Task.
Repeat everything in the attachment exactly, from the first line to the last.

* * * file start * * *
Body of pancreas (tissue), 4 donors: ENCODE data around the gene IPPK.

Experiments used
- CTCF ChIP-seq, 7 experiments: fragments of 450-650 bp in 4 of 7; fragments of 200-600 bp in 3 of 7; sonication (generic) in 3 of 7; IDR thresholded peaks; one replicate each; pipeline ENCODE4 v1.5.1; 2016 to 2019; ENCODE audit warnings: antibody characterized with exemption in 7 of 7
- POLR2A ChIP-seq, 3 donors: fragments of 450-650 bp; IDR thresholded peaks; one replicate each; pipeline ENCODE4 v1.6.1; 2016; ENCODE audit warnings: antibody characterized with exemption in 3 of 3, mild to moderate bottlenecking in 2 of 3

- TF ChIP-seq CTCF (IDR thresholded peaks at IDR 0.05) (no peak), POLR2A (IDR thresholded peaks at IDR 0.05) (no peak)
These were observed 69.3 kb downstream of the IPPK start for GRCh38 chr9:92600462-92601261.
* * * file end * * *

Body of pancreas (tissue), 4 donors: ENCODE data around the gene IPPK.

Experiments used
- CTCF ChIP-seq, 7 experiments: fragments of 450-650 bp in 4 of 7; fragments of 200-600 bp in 3 of 7; sonication (generic) in 3 of 7; IDR thresholded peaks; one replicate each; pipeline ENCODE4 v1.5.1; 2016 to 2019; ENCODE audit warnings: antibody characterized with exemption in 7 of 7
- POLR2A ChIP-seq, 3 donors: fragments of 450-650 bp; IDR thresholded peaks; one replicate each; pipeline ENCODE4 v1.6.1; 2016; ENCODE audit warnings: antibody characterized with exemption in 3 of 3, mild to moderate bottlenecking in 2 of 3

- TF ChIP-seq CTCF (IDR thresholded peaks at IDR 0.05) (no peak), POLR2A (IDR thresholded peaks at IDR 0.05) (no peak)
These were observed 69.3 kb downstream of the IPPK start for GRCh38 chr9:92600462-92601261.